In this article, we will examine the decarboxylation process of hemp and cannabis in order to make the best extract based products on the market. This guide is designed to explain decarboxylation in detail, how it plays a role in the extraction process, when it can be implemented in your process and the specifics of how to perform the process properly.

What is Decarboxylation?

Very few people outside of the extraction industry know that decarboxylation is a critical part of the process and that without it CBD would do absolutely nothing. There are various ways to perform decarboxylation and different times throughout the process that it can be done, but the one clear thing is that it has to happen in order for CBD extraction to be worthwhile. Let’s talk about what decarboxylation is and why it is so important in extraction.

So, what is decarboxylation? Decarboxylation, or “decarb” as it is often called in the industry, is the process of converting an acid version of a cannabinoid into its active version so that it can be absorbed by the body and its benefits can be utilized. This is most often done through heat exposure and is done so carefully during the extraction process in order to avoid damaging plant components that are otherwise desirable for an extract. But what’s the point? Won’t CBD or THC do the same thing anyway?

The short answer is, no. CBD and THC in their acid forms (THCA and CBDA) do have some purported benefits when they are consumed in this form; however, effects like psychoactivity and anxiety relieving properties will not be experienced until after you decarboxylate them. This is because the active THC or CBD will not be able to be absorbed by the body and pass the blood-brain barrier necessary to cause these effects. For that reason, decarbing hemp and cannabis is essential to making a quality product that customers want to use.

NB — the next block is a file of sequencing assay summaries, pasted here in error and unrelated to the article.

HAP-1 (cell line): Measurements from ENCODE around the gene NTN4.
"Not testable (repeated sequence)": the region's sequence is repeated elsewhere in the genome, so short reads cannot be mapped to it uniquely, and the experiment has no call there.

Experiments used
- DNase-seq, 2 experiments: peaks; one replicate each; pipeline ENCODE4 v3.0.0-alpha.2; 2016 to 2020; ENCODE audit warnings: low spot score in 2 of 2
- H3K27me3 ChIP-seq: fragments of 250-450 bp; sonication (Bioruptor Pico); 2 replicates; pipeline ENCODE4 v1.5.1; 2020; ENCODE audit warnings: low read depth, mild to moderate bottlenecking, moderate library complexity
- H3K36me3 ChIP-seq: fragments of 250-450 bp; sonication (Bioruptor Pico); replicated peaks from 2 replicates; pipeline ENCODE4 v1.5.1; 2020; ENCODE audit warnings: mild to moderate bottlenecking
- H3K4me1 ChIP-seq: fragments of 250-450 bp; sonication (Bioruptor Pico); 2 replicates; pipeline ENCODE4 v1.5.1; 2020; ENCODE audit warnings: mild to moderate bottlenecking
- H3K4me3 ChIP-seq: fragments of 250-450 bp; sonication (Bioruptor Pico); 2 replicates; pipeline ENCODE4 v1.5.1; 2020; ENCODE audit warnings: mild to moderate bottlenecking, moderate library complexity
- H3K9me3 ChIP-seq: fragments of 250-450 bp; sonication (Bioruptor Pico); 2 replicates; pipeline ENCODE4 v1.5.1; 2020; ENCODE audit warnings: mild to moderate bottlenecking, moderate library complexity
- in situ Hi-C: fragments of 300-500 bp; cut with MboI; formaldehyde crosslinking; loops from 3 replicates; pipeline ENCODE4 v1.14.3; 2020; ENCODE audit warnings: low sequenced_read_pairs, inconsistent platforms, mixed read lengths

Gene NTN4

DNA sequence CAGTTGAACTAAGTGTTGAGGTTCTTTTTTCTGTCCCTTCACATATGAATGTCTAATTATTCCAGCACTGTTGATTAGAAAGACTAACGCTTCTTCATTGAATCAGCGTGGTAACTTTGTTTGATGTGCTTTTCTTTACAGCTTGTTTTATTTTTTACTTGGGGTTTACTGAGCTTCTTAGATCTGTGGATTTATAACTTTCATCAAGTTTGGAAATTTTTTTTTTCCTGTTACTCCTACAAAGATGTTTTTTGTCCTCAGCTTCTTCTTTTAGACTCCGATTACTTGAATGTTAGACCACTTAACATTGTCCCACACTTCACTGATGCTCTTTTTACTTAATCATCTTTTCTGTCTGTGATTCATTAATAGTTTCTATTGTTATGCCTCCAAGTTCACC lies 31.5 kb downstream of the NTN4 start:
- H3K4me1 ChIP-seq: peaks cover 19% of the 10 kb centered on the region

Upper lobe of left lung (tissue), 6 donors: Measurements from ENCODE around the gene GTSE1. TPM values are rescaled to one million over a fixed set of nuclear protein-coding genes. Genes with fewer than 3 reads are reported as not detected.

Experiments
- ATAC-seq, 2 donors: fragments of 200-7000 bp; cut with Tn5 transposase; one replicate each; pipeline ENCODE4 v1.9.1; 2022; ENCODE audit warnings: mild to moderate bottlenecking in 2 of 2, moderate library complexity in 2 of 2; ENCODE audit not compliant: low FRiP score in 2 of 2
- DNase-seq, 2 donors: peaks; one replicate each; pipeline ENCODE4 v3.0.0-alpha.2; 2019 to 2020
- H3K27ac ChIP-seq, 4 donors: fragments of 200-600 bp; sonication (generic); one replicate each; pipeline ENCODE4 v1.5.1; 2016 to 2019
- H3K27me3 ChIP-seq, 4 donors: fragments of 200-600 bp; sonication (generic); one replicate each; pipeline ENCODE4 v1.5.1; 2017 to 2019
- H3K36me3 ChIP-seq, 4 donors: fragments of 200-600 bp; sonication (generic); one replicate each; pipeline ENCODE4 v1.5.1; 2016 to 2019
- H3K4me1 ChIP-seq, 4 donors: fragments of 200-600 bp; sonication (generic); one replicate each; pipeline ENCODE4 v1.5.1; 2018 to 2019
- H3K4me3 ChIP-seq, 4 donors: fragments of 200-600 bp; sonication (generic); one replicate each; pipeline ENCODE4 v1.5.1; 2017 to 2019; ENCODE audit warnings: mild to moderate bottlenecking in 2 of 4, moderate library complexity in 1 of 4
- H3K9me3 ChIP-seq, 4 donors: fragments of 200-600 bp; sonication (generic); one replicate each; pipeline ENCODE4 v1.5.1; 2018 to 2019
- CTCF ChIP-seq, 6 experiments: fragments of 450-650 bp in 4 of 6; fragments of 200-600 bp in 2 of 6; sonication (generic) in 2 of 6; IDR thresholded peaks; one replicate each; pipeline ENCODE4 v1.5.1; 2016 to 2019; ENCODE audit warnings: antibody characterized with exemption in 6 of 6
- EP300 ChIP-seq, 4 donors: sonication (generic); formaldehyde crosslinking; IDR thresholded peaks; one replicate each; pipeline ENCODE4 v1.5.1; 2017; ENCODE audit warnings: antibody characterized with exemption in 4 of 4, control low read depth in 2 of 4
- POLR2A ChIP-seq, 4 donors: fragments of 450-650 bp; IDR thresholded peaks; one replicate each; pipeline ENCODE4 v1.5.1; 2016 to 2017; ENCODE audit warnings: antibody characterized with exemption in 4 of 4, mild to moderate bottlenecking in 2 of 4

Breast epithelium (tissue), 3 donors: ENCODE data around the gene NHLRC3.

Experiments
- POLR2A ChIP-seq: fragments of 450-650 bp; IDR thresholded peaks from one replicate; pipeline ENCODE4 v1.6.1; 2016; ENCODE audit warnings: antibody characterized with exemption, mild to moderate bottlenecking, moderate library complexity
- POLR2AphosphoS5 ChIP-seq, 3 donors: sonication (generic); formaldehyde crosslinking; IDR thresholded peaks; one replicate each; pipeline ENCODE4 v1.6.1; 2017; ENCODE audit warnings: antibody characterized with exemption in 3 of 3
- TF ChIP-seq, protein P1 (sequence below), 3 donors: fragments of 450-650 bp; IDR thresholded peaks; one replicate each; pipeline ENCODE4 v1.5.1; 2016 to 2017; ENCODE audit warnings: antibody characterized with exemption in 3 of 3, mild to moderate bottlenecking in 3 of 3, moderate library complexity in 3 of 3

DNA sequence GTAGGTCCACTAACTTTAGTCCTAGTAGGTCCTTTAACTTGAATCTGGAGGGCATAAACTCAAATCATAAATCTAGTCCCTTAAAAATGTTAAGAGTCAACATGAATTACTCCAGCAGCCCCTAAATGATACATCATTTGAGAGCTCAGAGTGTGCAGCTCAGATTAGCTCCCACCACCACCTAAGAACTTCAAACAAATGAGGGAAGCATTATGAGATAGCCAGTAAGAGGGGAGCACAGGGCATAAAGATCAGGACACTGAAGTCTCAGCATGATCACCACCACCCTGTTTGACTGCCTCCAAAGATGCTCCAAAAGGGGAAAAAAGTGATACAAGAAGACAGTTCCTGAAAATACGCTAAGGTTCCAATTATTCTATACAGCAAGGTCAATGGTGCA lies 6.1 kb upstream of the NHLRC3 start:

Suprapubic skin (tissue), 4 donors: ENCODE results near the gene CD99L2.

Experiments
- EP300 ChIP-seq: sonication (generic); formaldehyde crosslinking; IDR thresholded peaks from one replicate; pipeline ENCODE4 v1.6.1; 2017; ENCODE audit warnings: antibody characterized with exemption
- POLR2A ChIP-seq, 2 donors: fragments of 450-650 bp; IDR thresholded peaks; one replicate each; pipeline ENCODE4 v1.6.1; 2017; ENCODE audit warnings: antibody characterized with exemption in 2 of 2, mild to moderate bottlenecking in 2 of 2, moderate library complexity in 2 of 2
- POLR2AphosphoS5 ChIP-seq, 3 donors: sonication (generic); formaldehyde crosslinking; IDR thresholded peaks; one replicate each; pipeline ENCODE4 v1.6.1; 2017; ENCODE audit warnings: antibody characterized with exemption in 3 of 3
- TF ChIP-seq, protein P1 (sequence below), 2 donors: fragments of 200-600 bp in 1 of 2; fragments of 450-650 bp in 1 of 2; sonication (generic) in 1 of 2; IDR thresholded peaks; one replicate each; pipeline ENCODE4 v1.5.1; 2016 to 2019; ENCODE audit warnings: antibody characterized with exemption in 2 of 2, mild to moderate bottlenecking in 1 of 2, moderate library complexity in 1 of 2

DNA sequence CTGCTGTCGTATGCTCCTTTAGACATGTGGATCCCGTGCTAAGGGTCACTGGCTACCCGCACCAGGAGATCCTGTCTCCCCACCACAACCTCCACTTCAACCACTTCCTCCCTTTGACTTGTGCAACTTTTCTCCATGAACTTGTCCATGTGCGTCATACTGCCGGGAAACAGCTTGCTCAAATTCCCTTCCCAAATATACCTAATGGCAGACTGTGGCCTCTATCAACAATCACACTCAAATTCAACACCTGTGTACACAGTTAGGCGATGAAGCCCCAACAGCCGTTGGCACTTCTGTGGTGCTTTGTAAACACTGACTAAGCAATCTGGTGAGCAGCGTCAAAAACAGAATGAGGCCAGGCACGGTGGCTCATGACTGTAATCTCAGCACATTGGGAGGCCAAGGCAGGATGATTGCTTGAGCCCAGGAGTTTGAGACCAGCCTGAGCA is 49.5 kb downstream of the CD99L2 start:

Not only is this important for the common CBD and THC cannabinoids, you can decarboxylate other cannabinoids like THCV, CBC, and CBN as well. While these cannabinoids are not psychoactive, there are some reported benefits to these cannabinoids when they are decarboxylated as well. Either way, the decarb process is a vital function of extraction overall.

What is the Process to Decarboxylate THCA and CBDA?

Though we’ve noted that heat is the primary factor in decarboxylation, there are variables that have to be considered depending on the cannabinoids you are trying to convert. For example, you are likely trying to target the decarboxylation of THCA as your primary cannabinoid when decarbing cannabis. And, you are probably targeting CBDA when decarbing hemp biomass. Each of these cannabinoids have specific temperatures in order to convert them to their active form.

Ideally, the best temperature range for decarbing your hemp or cannabis is around roughly 230-250 degrees fahrenheit. This is the perfect temp that will effectively activate your CBDA or THCA without combusting the biomass and ruining the product. Other cannabinoids like CBC, CBN and THCV may have different decarboxylation temperatures which is important to remember if you are targeting any of these particular cannabinoids too.

The time spent under heat is also important. The decarb process does not happen all at once. It does take some time under the correct temperatures to shed that carboxyl group and activate the cannabinoids into their desired form. Typically, the range of time that is best to decarboxylate biomass is 30-40 minutes. That said, the pressure of a vacuum oven can reduce the amount of time necessary for the decarb process to complete.